“Glee” and a very special feminism episode

24 April 2010

I’d never seen “Glee” before — and let me say, it’s utterly delightful — but stumbled across its “The Power of Madonna,” that is, its very special episode on feminism.  And then I found hundreds of posts online, treating it as if it were an important intervention on feminism because the words misogyny, sexist, and objectification were used on a mainstream TV show. 

I’m tempted to suggest that a perky TV comedy can treat the topic of women’s feminist anger BECAUSE it’s perky comedy.  I’m tempted to trot out Susan Douglas’s notion of enlightened sexism again (Susan, perhaps I should receive commission?); point out that “girl power” is a fundamentally hobbled form of feminism; and remind us that Madonna is hardly an ideal feminist.  All of this is true.  But frankly, it’s just a pleasure to see a storyline in which high school girls get mad and seek a way to articulate a feminist identity (and then sing!).  At this point, us brow-beaten feminists will be thrilled with anything. 

The show starts with the girls in the glee club having a powwow about dating, a conversation that can be summed up by one character’s resigned assessment that “we have to accept that guys just don’t care about our feelings.”  When a well-meaning male teacher tries to intervene, an even more resigned girl pushes him back. “The fact is that women still earn 70 cents to every dollar that a man does for doing the same job.  That attitude starts in high school.”  (Wow. Count me happy on hearing this in prime time.)  Slowly the girls start to fight back and express themselves verbally as well as in song.  My favorite is when the “they just don’t care about our feelings” Asian girl takes a sexist boy’s head off:  “My growing feminism will cut you in half like a righteous blade of equality!”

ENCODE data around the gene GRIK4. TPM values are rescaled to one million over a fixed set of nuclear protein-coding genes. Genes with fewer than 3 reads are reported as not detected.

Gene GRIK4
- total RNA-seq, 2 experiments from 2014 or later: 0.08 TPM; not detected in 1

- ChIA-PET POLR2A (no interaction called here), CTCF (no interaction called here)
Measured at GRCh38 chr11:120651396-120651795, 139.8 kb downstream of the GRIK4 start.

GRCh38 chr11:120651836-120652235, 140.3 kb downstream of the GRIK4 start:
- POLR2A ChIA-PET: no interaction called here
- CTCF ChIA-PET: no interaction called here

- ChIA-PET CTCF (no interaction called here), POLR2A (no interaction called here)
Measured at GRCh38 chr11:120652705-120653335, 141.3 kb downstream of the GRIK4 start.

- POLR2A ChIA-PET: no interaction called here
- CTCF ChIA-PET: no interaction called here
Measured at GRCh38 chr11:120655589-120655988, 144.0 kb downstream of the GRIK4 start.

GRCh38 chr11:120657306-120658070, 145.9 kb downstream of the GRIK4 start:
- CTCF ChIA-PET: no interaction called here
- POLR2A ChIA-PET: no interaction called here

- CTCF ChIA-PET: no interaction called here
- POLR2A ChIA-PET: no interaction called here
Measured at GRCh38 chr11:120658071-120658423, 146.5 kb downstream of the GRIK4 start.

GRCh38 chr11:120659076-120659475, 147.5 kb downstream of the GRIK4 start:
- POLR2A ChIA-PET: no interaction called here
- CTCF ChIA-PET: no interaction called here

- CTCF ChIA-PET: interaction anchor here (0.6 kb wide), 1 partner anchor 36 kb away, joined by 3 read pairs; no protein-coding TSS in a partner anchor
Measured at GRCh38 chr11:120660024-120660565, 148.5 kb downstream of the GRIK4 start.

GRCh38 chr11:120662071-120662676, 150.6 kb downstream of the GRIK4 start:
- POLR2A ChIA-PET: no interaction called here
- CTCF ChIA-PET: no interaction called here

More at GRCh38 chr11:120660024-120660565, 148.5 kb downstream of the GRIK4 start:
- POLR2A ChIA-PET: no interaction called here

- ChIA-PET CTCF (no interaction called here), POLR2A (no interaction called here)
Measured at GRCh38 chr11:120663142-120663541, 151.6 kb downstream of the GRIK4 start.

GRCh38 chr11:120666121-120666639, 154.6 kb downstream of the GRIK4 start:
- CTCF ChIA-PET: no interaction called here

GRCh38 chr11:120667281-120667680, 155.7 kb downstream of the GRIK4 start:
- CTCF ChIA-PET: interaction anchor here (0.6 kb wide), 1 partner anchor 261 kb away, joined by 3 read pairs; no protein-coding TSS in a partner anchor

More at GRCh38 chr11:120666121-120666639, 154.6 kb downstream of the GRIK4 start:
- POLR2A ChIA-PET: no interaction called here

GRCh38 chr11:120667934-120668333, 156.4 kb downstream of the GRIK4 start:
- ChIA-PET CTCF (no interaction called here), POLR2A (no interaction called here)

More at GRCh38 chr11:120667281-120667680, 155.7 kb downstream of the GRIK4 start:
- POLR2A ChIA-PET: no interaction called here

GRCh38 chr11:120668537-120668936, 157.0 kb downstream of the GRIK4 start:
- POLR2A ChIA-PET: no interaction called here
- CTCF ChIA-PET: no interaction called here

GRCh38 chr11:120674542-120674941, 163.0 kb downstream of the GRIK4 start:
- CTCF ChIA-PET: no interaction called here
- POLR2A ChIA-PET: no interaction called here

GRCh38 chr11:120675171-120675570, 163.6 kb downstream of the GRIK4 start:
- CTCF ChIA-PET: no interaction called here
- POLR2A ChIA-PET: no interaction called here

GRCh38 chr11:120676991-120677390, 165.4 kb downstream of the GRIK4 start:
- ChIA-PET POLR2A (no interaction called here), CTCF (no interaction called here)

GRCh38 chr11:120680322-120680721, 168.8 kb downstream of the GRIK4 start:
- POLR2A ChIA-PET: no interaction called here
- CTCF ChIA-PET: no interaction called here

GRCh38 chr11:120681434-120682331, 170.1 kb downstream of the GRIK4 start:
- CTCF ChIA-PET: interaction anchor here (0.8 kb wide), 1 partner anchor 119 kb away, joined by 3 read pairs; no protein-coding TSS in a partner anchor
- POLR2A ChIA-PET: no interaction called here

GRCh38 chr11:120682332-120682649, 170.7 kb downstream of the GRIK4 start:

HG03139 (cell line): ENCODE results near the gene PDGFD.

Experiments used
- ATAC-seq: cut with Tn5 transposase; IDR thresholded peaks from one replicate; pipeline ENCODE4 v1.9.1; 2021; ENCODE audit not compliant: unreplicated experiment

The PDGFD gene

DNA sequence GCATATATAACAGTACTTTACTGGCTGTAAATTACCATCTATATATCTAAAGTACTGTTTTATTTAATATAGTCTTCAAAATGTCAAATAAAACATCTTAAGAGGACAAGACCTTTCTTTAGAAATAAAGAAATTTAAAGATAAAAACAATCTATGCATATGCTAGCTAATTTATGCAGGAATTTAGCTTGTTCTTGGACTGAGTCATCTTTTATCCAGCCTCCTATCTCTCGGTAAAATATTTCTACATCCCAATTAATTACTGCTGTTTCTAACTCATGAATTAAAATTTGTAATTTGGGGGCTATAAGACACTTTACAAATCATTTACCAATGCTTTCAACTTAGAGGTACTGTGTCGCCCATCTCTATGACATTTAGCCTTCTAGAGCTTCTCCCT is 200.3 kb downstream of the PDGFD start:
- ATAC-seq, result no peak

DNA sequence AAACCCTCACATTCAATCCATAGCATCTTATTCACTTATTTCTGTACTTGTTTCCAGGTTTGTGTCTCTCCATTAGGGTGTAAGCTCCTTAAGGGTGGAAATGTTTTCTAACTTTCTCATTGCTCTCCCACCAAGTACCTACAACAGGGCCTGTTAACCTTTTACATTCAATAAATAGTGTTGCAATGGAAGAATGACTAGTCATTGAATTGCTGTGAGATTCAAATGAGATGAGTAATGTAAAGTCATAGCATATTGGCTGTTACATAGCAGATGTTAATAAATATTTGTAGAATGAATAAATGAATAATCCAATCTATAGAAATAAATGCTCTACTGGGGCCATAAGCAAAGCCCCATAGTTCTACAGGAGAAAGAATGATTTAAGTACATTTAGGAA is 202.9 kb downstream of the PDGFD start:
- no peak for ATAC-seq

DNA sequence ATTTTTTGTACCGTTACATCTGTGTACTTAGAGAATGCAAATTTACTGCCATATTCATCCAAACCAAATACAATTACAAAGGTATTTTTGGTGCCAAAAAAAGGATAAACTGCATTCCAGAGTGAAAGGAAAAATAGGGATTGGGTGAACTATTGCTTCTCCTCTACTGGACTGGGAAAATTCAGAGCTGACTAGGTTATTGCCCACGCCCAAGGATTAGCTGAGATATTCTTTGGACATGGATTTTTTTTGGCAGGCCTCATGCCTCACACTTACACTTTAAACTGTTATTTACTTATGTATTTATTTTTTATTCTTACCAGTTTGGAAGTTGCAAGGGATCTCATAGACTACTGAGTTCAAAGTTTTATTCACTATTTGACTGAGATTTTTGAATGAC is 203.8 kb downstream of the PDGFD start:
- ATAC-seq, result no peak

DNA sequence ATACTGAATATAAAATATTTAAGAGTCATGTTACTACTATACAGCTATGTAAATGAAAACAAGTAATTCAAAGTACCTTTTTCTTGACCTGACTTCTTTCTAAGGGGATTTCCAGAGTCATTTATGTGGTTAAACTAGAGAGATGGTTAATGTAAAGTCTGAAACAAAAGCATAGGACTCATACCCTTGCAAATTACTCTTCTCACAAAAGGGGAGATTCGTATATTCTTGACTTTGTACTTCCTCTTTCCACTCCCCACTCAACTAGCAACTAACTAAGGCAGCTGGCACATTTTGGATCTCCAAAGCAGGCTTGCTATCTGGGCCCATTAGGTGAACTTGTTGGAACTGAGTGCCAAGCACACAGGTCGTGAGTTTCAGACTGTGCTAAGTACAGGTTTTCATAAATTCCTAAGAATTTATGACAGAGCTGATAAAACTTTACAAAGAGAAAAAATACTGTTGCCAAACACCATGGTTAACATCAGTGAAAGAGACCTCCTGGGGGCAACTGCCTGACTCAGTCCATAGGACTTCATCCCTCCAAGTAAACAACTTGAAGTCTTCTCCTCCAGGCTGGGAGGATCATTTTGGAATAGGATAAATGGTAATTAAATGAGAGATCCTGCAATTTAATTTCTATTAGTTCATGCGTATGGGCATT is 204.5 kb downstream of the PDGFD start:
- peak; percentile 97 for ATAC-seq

They build up tension and resolve it by singing a lot of Madonna songs and gradually convincing the reluctant boys that this music shouldn’t make them feel uncomfortable.  There are some tedious side stories about various women asserting themselves sexually (to say no or otherwise).  (JEEZUS, people, does feminism always have to be exactly equivalent to sex?)  Best of all is a transfixing number with the cheerleaders doing a routine on stilts to “Ray of Light.”  Throughout, Jane Lynch is great as the unhinged director of the “cheerios” who idolizes Madonna. 

Please, let’s just stop calling this feminism.  I enjoyed this show perfectly well without having to engage it on those terms.  Feminism can’t be made palatable to a reluctant public by dressing it in a Madonna pop song for one episode; nor is it reducible to The Power of Madonna.  Let’s get happy about some feminist stuff coming up, and some women with powerful lungs belting out terrific Madonna covers.  But let’s just call this what it is:  “Glee” is just its own thing.  We can all be happy that these girls articulate a version of anger and empowerment, and hope that more TV shows engage with those subjects — hope, indeed, that more actual girls get angry and empowered.  Hell, at this point I’d take the Spice Girls’ version of girl power again.

7 Responses to ““Glee” and a very special feminism episode”

  1. Dan Says:

    I still feel it doesn’t address the root cause of Glee’s problem; that all the female characters are in some way reliant on men for affirmation of their looks, personality, talent, you name it. Even if it did show men beginning to understand the effect their behaviour has on women, it still took a man to impose it on the women. The only strong female lead, Sue Sylvester, has to behave like a man, and she is hated for it. Glee is mysoginistic. Period.

    That and Will has now sent two women to counselling because they cannot deal with him correctly. What does that say about equality?!

    • didion Says:

      Wow. This is what I get for not watching the show until last week — I had no idea that this episode was apparently designed to address problems with the show overall; I actually thought it was more representative of how the show portrays women.